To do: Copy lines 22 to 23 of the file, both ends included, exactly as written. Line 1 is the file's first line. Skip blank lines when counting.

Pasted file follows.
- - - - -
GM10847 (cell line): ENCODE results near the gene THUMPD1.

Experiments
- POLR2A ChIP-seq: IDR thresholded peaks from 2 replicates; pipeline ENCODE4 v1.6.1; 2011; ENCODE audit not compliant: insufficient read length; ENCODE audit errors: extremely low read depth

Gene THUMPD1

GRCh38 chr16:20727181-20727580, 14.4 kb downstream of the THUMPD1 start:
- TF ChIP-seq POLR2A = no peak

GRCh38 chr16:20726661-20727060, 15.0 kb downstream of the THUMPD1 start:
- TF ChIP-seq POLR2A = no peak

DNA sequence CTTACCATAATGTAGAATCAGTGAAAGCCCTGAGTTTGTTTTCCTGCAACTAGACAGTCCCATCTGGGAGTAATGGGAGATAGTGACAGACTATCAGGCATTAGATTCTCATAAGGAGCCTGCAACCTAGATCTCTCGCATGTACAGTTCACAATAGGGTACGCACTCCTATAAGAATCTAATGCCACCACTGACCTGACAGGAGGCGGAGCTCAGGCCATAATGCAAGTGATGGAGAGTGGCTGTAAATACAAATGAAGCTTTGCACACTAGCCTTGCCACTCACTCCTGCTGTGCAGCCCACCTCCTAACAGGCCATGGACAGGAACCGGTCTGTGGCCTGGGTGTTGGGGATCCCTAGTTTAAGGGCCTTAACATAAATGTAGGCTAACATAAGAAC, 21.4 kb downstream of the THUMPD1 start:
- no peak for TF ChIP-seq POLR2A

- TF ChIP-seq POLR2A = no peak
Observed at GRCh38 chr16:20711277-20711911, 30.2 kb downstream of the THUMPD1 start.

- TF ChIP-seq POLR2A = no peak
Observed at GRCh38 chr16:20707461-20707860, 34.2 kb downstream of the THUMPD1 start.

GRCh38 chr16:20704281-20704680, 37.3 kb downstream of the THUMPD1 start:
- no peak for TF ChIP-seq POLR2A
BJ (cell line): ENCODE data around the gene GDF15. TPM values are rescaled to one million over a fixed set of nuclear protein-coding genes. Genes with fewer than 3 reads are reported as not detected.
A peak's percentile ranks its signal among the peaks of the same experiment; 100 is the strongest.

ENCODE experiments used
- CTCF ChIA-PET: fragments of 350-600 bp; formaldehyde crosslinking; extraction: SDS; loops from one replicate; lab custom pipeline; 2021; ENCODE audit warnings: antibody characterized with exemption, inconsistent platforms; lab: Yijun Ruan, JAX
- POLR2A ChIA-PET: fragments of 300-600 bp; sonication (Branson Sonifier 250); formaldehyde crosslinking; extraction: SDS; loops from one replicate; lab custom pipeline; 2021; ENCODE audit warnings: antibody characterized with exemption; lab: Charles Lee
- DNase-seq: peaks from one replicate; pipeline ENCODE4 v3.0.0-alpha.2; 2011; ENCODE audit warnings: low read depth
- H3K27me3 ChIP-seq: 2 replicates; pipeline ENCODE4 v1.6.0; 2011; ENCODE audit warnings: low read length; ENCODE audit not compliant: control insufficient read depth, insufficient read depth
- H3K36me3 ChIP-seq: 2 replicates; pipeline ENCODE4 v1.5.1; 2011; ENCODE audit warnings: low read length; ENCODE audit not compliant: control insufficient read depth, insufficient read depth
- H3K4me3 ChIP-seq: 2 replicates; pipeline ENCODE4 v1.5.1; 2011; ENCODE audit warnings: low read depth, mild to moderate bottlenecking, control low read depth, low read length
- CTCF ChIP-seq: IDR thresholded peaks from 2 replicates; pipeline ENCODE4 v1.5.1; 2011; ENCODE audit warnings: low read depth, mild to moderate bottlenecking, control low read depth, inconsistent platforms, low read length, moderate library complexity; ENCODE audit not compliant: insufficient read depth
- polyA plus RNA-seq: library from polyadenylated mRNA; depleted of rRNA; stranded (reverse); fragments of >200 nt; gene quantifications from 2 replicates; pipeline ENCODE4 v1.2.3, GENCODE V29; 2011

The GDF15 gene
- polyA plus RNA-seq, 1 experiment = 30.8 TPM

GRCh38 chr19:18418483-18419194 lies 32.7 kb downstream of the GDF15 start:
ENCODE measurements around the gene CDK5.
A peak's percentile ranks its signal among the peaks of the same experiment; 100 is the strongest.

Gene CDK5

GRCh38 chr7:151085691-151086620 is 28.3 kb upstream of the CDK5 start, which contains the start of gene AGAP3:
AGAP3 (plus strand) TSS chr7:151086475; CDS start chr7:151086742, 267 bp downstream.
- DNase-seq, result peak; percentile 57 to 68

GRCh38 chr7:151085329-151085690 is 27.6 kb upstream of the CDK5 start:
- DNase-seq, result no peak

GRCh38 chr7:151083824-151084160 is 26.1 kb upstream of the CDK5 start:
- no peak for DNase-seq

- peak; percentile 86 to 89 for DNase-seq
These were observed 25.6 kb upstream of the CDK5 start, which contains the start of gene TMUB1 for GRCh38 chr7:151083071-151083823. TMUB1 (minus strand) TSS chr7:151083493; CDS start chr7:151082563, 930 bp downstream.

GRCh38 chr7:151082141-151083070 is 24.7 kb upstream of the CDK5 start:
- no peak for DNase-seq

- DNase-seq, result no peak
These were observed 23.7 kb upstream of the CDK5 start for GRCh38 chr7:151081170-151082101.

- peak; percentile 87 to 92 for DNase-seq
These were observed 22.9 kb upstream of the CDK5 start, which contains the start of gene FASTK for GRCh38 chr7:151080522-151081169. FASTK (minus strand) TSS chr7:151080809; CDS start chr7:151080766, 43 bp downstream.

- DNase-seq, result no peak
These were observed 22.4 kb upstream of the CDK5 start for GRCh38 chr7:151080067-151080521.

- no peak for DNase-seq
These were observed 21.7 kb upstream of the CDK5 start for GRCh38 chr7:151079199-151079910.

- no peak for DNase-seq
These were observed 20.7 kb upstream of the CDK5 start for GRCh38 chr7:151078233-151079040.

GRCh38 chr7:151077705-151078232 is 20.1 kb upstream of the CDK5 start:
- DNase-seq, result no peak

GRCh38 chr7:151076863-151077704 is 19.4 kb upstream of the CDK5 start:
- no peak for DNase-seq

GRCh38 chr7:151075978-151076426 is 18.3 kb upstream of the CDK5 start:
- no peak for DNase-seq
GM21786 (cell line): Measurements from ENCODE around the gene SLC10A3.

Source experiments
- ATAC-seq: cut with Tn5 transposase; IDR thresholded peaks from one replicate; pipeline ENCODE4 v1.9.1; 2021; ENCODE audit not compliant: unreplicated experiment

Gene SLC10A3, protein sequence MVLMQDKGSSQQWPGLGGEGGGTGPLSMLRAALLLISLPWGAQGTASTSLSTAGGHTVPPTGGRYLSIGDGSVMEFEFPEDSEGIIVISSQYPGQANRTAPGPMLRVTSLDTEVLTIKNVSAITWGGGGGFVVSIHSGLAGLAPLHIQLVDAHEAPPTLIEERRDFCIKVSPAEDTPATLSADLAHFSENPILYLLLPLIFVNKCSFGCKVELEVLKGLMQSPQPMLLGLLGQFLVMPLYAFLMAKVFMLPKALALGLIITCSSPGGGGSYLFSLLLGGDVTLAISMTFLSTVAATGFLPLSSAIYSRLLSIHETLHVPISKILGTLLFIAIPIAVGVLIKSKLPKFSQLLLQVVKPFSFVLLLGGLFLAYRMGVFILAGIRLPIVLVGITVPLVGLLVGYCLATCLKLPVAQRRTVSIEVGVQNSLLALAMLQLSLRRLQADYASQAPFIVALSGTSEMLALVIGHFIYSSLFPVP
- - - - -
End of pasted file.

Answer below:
- DNase-seq: peaks from one replicate; pipeline ENCODE4 v3.0.0-alpha.2; 2011; ENCODE audit warnings: low read depth
- H3K27me3 ChIP-seq: 2 replicates; pipeline ENCODE4 v1.6.0; 2011; ENCODE audit warnings: low read length; ENCODE audit not compliant: control insufficient read depth, insufficient read depth